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At the beginning of the twentyfirst century the term ‘privacy’ gained new prominence around the world, but in the legal arena it is still a concept in ‘disarray’.
Enclosing it within legal frameworks seems to be a particularly difficult task in employment context, where encroachments upon privacy are not only potentially more frequent, but also, and most importantly, qualitatively different than those taking place in other areas of modern society.
This book suggests that these problems can only be addressed by development of a holistic approach to its protection i.e. an approach that addresses the issue of not only contemporary regulation but also the conceptualization, adjudication, and common (public) perception of employees’ privacy.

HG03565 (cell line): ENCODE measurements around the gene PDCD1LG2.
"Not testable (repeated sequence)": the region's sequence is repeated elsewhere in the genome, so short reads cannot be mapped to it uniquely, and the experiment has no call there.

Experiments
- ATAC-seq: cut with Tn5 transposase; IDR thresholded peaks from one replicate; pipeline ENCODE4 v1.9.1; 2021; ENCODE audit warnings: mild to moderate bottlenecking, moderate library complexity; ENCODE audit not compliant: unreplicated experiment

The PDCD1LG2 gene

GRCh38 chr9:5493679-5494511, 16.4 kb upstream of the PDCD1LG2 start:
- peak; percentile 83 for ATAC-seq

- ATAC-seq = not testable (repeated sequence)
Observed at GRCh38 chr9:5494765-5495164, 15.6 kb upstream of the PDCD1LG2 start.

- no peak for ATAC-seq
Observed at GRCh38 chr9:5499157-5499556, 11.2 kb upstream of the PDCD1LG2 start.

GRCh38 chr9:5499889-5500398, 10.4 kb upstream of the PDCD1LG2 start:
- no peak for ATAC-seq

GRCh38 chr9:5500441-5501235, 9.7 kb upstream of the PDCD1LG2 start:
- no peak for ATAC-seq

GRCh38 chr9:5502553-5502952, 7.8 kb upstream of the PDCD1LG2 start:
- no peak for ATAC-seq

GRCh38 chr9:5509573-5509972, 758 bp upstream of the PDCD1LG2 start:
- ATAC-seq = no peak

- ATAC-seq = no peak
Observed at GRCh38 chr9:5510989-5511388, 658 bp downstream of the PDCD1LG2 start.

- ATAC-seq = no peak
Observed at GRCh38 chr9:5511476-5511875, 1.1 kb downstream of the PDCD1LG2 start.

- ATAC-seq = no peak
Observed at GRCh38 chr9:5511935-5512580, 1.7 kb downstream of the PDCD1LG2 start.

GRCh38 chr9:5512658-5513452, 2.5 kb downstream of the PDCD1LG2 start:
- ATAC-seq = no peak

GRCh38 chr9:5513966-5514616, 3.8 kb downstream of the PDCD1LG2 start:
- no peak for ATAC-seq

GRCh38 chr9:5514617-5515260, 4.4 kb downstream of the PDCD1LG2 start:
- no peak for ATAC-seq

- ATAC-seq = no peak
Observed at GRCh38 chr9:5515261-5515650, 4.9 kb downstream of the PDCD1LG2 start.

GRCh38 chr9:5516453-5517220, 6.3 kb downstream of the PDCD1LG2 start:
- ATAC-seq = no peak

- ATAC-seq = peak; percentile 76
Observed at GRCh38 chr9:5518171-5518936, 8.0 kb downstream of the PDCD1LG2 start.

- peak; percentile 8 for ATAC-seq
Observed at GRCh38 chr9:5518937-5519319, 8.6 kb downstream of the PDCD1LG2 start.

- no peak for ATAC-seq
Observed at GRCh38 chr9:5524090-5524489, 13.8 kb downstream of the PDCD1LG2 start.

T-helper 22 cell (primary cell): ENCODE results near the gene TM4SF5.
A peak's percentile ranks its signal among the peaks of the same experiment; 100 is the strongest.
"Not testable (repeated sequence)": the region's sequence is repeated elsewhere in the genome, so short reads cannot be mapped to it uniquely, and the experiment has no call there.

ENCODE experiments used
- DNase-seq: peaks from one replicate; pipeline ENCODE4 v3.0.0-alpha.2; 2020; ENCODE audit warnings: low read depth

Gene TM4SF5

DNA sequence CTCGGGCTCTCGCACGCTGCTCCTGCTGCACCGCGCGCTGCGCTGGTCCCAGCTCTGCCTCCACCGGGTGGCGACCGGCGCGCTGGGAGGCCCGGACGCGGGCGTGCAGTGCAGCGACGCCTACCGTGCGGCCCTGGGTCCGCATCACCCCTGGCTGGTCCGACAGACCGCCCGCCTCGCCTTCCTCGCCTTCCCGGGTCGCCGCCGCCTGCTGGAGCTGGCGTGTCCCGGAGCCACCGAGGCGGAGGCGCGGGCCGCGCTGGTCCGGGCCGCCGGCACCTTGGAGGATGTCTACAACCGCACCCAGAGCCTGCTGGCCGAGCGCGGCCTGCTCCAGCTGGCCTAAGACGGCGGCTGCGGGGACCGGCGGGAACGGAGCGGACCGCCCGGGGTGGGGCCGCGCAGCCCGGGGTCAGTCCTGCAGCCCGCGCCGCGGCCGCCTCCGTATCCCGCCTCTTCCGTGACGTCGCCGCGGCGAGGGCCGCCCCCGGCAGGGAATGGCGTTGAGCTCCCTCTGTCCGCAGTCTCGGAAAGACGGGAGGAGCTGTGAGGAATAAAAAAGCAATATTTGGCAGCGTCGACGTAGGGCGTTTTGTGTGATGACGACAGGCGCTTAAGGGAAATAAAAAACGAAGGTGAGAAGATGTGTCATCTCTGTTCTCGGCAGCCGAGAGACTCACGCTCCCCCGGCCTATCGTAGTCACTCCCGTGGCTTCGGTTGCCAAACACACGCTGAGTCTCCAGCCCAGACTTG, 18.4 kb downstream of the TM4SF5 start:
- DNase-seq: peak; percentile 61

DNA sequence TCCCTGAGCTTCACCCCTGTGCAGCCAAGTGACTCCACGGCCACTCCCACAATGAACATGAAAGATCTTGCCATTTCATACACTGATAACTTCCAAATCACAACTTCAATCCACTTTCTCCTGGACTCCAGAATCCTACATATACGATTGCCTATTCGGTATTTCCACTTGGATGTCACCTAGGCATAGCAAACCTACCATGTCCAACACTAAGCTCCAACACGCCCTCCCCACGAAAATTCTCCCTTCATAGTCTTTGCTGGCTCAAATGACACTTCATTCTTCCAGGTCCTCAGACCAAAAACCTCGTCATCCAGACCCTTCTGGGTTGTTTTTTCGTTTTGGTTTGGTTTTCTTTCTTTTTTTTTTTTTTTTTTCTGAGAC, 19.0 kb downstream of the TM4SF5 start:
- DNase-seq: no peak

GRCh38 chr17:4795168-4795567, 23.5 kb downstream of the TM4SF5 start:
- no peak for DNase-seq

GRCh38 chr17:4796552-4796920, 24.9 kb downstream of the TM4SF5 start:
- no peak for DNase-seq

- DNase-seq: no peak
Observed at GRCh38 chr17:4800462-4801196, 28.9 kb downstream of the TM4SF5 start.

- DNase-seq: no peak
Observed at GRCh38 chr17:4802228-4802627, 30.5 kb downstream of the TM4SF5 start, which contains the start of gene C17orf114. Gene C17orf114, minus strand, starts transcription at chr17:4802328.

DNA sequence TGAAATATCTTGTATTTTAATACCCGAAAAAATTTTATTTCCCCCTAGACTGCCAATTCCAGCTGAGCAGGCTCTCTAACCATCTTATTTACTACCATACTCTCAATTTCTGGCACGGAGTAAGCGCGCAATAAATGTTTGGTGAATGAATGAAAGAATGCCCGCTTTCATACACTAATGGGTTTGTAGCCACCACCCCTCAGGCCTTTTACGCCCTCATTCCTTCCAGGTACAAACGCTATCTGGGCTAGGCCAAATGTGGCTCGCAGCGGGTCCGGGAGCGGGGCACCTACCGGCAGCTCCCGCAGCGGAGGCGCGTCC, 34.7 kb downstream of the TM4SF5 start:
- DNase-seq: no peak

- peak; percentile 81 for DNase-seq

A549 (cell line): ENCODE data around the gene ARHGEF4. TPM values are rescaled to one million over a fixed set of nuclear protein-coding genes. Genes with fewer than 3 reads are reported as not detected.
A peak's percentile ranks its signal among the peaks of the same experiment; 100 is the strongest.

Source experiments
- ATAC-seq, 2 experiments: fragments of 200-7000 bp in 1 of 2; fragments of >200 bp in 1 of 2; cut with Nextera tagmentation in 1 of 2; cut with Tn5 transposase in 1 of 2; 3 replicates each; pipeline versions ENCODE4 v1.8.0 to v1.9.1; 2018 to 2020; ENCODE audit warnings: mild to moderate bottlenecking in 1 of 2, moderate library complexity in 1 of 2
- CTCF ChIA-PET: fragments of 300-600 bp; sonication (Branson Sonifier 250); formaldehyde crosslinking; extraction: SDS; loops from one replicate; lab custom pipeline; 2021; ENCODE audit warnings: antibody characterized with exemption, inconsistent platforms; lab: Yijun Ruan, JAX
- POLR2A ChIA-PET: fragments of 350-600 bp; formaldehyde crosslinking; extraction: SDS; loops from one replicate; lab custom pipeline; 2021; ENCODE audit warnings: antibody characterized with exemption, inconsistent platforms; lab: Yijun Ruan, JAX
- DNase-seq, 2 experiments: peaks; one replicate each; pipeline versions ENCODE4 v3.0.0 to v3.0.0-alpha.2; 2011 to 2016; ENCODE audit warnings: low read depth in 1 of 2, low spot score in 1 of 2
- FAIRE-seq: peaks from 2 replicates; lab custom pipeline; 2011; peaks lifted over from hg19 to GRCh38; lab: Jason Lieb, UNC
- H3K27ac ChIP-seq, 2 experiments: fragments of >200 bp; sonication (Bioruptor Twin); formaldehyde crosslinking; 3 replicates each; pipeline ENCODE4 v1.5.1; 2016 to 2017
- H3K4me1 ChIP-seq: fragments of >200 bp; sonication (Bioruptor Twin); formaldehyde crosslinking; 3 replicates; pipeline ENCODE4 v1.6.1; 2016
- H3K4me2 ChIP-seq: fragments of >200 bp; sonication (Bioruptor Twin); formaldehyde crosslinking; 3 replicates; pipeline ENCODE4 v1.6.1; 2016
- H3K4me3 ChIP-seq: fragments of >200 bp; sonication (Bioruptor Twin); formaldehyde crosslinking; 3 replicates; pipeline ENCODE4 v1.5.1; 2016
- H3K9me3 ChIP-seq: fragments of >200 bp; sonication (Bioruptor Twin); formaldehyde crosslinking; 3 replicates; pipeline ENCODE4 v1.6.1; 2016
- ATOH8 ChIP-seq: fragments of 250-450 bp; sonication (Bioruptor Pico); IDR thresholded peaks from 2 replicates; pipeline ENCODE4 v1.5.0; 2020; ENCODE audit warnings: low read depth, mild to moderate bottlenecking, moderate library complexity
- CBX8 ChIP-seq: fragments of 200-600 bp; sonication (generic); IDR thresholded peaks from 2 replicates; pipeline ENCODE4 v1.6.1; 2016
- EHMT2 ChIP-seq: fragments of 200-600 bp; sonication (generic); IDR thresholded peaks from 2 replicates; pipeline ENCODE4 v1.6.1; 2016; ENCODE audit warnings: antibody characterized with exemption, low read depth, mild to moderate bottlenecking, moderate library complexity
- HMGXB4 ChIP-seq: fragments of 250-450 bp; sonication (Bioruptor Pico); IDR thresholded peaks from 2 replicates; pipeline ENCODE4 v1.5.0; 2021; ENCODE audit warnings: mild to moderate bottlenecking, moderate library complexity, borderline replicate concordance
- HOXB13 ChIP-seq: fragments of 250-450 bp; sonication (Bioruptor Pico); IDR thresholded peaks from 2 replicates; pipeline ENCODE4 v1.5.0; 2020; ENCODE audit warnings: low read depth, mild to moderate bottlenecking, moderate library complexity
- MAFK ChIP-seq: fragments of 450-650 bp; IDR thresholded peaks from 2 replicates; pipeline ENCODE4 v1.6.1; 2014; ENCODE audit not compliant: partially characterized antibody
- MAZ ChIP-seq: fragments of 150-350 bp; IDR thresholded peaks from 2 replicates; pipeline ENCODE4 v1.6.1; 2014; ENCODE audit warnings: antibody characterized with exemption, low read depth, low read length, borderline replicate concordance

The book draws on a comprehensive analysis of the conceptual as well as regulatory convergences and divergences between European, American and Canadian models of privacy protection, to reconsider the conceptual and normative foundations of the contemporary paradigm of employees’ privacy and to elucidate the pillars of a holistic approach to the protection of right to privacy in employment.